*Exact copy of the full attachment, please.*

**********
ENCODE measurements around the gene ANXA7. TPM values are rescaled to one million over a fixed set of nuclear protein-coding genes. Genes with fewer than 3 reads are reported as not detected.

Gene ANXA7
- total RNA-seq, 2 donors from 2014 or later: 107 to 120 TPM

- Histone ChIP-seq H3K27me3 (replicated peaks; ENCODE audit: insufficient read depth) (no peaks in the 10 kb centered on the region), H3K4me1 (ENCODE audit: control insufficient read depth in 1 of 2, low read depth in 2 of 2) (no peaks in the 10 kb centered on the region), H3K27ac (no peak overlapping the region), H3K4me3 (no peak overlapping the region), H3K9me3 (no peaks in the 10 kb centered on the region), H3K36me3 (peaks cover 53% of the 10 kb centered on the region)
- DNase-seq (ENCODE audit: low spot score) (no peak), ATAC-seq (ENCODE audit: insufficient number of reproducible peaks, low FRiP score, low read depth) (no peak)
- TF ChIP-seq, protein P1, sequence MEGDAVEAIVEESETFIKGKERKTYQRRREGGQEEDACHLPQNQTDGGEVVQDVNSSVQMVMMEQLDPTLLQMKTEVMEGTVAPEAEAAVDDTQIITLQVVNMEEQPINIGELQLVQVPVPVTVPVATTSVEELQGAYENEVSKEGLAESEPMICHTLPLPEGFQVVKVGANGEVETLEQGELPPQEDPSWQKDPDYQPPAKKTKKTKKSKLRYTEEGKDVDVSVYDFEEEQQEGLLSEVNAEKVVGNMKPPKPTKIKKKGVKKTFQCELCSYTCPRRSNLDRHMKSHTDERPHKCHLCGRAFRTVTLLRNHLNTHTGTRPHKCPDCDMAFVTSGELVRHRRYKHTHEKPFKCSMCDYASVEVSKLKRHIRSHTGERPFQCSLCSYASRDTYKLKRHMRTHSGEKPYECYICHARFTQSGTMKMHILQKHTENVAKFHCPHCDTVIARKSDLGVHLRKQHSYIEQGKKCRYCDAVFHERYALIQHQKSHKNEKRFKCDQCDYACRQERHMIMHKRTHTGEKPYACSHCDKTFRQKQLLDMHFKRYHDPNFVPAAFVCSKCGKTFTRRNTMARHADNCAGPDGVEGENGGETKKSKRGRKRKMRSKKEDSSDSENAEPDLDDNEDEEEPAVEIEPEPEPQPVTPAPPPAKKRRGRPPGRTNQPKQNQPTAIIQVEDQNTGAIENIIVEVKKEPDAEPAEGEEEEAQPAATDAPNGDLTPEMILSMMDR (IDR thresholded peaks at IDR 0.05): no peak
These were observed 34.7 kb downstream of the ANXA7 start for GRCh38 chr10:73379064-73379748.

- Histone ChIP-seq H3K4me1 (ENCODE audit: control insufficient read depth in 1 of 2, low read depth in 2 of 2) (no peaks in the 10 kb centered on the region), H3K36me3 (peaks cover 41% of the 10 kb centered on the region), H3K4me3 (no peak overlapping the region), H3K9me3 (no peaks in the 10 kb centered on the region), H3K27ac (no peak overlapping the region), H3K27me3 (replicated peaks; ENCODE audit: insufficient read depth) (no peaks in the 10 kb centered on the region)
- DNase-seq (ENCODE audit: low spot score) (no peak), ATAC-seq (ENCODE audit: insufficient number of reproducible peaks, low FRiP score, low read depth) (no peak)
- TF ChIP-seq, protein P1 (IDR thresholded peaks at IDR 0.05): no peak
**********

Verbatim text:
ENCODE measurements around the gene ANXA7. TPM values are rescaled to one million over a fixed set of nuclear protein-coding genes. Genes with fewer than 3 reads are reported as not detected.

Gene ANXA7
- total RNA-seq, 2 donors from 2014 or later: 107 to 120 TPM

- Histone ChIP-seq H3K27me3 (replicated peaks; ENCODE audit: insufficient read depth) (no peaks in the 10 kb centered on the region), H3K4me1 (ENCODE audit: control insufficient read depth in 1 of 2, low read depth in 2 of 2) (no peaks in the 10 kb centered on the region), H3K27ac (no peak overlapping the region), H3K4me3 (no peak overlapping the region), H3K9me3 (no peaks in the 10 kb centered on the region), H3K36me3 (peaks cover 53% of the 10 kb centered on the region)
- DNase-seq (ENCODE audit: low spot score) (no peak), ATAC-seq (ENCODE audit: insufficient number of reproducible peaks, low FRiP score, low read depth) (no peak)
- TF ChIP-seq, protein P1, sequence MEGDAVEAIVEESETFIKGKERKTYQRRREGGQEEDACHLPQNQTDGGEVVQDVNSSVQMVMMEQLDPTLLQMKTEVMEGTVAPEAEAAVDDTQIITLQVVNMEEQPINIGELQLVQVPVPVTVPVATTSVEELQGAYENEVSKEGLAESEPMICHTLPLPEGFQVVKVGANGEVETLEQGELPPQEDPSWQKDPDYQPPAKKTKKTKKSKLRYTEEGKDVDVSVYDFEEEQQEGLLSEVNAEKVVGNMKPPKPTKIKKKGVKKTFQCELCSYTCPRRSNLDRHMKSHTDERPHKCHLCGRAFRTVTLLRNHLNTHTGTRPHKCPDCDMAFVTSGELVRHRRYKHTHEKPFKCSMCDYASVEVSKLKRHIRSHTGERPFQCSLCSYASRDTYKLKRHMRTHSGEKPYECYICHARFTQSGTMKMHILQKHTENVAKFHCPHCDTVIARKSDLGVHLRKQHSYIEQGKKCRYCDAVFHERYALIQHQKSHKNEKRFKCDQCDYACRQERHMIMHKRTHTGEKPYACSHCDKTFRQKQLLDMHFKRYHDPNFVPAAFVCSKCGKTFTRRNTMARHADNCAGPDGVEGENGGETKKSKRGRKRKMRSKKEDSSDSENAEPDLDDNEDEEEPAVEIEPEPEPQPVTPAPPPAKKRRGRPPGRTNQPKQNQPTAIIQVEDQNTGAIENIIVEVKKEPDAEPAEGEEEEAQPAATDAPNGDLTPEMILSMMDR (IDR thresholded peaks at IDR 0.05): no peak
These were observed 34.7 kb downstream of the ANXA7 start for GRCh38 chr10:73379064-73379748.

- Histone ChIP-seq H3K4me1 (ENCODE audit: control insufficient read depth in 1 of 2, low read depth in 2 of 2) (no peaks in the 10 kb centered on the region), H3K36me3 (peaks cover 41% of the 10 kb centered on the region), H3K4me3 (no peak overlapping the region), H3K9me3 (no peaks in the 10 kb centered on the region), H3K27ac (no peak overlapping the region), H3K27me3 (replicated peaks; ENCODE audit: insufficient read depth) (no peaks in the 10 kb centered on the region)
- DNase-seq (ENCODE audit: low spot score) (no peak), ATAC-seq (ENCODE audit: insufficient number of reproducible peaks, low FRiP score, low read depth) (no peak)
- TF ChIP-seq, protein P1 (IDR thresholded peaks at IDR 0.05): no peak